the PD Challenge

I had the amazing chance to have lunch with my good friend Jessica Cuthbertson today. She is attending the Denver Writing Project’s Advanced Institute this week while I am teaching our Young Writers Camp. Over lunch we talked about professional development in this day and age.

I thought about this a couple of weeks ago while I was at the GAFE conference in Breckenridge. While I learned a ton and had a really great time, my beef is the same as it is with any professional development that is not with the National Writing Project. Sit and get PD doesn’t work. I never remember what I’m being given. It is boring to me. It doesn’t allow me to engage in professional conversations. In short, I struggle to keep what I am getting at these types of PD sessions.

Teachers are like students. We crave interaction. We crave time to send our ideas into the air to see what’s caught. We crave to bounce ideas to see what sticks.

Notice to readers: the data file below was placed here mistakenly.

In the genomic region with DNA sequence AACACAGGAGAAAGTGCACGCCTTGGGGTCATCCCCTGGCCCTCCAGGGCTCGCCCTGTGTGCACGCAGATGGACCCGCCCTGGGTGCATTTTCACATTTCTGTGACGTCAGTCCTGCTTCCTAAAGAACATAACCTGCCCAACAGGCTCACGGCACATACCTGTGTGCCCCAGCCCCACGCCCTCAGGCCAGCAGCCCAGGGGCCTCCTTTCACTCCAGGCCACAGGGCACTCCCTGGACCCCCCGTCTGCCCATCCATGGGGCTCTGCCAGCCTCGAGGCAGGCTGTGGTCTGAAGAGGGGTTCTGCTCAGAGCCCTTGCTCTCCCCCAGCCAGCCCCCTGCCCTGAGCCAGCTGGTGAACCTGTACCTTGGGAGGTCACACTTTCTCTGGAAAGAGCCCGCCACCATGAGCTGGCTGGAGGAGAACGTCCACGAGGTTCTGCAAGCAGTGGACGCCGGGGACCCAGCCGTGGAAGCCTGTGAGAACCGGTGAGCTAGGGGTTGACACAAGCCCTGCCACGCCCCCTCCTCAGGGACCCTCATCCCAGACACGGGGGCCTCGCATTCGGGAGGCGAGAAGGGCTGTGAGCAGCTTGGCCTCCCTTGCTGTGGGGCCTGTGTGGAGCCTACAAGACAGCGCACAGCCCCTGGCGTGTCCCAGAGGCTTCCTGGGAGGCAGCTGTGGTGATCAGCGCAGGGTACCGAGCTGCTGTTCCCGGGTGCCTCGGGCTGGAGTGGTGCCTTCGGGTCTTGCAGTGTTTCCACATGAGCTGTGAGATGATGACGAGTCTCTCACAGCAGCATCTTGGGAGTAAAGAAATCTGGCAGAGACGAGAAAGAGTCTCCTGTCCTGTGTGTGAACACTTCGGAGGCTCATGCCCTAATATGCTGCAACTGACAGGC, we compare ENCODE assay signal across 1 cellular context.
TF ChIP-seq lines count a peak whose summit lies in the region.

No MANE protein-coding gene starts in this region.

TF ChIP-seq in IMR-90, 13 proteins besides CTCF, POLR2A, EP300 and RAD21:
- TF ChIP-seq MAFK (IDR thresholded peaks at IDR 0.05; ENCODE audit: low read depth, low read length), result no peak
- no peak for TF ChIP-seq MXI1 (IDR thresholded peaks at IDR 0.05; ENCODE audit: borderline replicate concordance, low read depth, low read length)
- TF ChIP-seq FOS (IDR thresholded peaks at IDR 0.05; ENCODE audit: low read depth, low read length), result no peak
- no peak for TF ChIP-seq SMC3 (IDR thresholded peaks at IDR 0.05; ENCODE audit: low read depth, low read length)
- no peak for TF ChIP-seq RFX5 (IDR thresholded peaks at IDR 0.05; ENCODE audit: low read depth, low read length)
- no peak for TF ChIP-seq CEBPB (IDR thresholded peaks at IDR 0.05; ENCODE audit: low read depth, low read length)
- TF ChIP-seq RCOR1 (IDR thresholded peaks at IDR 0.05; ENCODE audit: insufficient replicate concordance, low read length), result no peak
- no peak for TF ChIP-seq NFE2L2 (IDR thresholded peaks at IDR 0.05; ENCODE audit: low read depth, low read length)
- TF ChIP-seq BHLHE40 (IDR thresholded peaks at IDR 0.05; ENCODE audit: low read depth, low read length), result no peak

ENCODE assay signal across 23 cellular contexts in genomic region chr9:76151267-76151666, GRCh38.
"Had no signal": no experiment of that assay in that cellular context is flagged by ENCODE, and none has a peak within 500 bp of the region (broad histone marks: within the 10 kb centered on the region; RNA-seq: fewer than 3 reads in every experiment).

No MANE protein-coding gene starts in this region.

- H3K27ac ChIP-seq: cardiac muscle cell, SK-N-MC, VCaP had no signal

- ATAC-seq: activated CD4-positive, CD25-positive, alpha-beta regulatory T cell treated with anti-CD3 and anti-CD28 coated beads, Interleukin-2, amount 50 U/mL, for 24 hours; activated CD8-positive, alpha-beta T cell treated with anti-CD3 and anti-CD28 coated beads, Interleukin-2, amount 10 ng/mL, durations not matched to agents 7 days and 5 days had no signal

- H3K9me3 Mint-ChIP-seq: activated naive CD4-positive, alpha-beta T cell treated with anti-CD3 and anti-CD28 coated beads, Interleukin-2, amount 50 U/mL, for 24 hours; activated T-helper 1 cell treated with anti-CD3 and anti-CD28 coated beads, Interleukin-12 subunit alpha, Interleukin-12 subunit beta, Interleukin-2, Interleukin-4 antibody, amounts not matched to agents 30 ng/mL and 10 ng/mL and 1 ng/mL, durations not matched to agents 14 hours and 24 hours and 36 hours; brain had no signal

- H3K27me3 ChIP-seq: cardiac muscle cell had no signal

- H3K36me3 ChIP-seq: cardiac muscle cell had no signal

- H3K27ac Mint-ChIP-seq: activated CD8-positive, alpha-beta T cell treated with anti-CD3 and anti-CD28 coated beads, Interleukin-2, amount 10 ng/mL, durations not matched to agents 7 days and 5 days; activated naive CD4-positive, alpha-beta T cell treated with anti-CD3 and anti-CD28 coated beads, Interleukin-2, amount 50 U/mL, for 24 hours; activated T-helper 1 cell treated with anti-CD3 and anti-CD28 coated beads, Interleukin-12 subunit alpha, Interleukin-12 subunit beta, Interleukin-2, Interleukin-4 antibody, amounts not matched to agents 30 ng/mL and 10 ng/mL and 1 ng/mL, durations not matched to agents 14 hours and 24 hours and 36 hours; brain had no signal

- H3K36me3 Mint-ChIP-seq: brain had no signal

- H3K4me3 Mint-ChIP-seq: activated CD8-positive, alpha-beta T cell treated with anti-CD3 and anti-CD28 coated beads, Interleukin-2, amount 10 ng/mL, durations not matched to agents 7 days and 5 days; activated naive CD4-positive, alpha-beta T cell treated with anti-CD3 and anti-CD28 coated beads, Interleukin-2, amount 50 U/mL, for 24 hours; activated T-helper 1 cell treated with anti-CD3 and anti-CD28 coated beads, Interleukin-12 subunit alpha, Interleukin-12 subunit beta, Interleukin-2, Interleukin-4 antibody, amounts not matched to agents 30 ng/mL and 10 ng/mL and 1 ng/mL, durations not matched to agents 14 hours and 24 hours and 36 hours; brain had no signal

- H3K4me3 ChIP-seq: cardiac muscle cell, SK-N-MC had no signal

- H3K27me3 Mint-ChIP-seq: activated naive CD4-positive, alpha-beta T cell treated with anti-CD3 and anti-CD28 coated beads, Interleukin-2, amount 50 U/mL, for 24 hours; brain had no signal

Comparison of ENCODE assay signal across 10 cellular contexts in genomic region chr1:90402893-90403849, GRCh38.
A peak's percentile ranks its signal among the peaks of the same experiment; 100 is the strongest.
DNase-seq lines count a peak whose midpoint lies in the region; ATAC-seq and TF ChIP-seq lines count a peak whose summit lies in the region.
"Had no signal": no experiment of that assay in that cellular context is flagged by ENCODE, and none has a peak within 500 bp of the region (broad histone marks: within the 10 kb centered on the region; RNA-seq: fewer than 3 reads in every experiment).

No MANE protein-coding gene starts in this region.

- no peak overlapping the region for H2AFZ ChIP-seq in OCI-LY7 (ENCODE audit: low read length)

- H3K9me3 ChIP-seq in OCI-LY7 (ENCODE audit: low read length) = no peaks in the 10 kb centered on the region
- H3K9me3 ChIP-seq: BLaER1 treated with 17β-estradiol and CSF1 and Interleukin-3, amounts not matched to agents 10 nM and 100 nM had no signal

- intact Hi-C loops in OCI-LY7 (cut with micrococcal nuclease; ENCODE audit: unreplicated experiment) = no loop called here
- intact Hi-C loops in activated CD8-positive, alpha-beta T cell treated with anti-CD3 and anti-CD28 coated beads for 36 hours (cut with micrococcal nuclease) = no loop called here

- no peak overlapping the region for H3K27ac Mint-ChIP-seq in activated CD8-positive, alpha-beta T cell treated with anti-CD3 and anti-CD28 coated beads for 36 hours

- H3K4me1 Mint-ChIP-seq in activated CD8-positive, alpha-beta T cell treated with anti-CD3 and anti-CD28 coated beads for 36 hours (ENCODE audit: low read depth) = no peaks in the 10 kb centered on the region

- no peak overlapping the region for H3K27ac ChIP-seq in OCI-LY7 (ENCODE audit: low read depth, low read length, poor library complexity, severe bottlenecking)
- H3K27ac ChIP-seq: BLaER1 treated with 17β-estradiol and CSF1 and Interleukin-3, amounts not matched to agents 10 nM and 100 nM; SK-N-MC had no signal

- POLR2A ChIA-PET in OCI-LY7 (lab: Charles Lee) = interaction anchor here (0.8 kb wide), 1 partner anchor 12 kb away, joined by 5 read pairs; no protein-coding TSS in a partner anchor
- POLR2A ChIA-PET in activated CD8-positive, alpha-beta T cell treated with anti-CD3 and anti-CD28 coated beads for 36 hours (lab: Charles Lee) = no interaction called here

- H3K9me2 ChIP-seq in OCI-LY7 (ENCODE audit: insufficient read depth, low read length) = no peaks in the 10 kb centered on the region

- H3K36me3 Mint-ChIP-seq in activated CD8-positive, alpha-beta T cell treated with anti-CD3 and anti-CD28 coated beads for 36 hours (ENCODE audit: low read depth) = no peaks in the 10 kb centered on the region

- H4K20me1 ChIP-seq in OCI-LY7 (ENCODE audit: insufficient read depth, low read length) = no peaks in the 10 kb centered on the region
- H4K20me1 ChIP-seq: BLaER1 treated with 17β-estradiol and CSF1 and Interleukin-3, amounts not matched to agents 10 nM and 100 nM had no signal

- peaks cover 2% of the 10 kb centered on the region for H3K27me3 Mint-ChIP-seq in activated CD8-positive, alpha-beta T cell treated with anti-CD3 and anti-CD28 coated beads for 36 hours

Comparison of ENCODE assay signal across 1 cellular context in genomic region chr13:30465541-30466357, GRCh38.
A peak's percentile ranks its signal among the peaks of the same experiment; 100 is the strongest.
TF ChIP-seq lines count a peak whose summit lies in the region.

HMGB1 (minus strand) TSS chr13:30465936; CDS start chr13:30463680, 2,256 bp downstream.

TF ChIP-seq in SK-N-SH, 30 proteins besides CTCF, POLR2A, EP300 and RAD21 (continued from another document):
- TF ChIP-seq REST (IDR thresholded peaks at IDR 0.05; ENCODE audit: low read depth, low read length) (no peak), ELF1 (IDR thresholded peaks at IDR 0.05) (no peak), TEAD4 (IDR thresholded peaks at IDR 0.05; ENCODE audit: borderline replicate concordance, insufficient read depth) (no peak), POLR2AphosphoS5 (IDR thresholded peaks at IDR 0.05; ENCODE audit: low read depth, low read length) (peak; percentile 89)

This is why I believe it is important to have a few basic elements in every PD session I am a part of giving:

  • a chance for people to think about how they might already use the idea I am about to present.
  • an opportunity to learn something new or a new lens to look at something they might already know.
  • a chance to talk to other teachers about how they view this new thing, and perhaps most importantly,
  • an opportunity to practice with the new ideas presented, a chance to put it to practice.

This last part is perhaps the most important, the time to practice and to play. Playing with ideas is what we want our students to do, so why don’t we do this with our teachers.